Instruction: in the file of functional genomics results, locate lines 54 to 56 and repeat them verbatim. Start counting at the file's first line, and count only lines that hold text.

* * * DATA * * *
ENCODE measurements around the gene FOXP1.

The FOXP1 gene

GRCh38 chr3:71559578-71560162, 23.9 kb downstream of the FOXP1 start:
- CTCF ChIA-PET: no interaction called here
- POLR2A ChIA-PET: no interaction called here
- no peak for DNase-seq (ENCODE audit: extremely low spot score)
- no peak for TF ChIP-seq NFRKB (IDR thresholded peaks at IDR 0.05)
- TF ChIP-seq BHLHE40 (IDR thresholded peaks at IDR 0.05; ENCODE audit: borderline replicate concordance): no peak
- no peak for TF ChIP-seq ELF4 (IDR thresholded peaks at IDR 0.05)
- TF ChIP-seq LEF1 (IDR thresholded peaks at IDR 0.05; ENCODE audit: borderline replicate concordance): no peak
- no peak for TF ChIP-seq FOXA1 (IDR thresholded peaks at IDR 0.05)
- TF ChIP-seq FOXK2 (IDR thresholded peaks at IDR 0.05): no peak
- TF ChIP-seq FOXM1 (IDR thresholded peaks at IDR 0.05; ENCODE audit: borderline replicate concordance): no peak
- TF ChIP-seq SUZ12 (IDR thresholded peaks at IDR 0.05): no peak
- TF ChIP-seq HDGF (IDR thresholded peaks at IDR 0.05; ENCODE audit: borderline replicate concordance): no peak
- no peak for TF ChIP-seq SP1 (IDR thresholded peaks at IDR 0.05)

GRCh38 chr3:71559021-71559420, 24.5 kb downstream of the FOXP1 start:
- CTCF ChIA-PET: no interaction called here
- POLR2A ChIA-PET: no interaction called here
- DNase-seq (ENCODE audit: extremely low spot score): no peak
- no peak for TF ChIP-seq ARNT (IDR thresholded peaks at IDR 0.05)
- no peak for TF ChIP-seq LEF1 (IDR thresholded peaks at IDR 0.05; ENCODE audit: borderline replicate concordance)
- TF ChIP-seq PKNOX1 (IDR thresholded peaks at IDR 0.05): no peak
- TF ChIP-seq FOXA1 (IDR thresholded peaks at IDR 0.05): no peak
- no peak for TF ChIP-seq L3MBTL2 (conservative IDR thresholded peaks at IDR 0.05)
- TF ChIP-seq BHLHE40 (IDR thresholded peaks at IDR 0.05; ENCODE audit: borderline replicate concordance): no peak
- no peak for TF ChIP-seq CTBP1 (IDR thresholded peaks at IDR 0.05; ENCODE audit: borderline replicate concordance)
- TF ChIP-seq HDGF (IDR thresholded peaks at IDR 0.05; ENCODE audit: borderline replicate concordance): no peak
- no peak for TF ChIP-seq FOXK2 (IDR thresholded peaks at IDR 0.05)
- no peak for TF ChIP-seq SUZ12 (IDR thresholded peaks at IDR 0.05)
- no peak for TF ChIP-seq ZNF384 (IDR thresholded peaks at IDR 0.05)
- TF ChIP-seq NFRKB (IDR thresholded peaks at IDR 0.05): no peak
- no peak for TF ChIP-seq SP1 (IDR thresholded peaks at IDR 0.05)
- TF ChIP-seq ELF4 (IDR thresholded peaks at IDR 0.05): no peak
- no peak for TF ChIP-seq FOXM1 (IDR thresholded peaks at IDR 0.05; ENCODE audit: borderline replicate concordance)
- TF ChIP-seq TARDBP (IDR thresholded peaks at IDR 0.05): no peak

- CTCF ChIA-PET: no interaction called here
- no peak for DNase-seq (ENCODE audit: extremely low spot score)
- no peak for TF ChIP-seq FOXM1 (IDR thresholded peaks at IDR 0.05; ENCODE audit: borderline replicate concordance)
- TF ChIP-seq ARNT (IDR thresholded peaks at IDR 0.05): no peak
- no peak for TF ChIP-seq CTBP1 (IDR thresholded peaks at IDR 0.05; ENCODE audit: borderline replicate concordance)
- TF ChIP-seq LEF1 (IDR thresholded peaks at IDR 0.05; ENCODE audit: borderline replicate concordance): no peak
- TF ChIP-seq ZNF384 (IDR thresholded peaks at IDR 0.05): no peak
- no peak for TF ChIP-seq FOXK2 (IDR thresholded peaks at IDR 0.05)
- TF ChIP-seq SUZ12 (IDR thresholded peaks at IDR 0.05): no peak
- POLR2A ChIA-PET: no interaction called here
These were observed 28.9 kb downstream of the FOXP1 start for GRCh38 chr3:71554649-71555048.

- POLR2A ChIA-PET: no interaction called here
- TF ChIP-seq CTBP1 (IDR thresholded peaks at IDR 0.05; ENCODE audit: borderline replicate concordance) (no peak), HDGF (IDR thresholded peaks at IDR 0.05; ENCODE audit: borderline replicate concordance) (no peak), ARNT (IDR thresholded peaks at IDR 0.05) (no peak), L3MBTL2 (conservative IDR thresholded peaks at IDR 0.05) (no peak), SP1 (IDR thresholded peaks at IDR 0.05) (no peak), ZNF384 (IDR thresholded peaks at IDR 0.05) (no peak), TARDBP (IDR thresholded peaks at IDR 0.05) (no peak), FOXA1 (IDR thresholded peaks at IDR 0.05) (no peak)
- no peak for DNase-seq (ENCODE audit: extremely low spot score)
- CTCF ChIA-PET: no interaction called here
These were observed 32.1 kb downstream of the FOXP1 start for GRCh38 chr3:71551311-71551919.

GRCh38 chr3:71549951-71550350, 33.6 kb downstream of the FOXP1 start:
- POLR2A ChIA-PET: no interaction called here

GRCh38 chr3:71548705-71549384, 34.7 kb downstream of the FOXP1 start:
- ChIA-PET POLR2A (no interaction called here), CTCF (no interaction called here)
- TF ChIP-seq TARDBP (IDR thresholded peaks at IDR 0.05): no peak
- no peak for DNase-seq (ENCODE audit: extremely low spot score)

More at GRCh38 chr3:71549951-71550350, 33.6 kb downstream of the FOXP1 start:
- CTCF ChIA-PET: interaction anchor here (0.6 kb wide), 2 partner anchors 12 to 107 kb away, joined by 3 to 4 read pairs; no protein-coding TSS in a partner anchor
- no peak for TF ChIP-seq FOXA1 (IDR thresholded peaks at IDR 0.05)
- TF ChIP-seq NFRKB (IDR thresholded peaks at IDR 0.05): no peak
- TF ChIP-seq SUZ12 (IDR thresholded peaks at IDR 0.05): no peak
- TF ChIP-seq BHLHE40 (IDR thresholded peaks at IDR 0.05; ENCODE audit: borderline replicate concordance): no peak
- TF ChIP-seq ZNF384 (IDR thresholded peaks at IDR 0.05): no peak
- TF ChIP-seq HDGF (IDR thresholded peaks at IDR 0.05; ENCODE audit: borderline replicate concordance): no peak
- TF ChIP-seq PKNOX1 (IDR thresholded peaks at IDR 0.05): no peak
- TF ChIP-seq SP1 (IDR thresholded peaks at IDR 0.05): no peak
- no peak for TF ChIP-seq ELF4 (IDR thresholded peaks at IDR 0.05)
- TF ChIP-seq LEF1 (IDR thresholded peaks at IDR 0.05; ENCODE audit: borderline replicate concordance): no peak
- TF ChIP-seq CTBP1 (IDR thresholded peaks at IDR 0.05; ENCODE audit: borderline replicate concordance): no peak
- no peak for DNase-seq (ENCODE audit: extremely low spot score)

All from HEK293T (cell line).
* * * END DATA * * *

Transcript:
- POLR2A ChIA-PET: no interaction called here

GRCh38 chr3:71548705-71549384, 34.7 kb downstream of the FOXP1 start:
- ChIA-PET POLR2A (no interaction called here), CTCF (no interaction called here)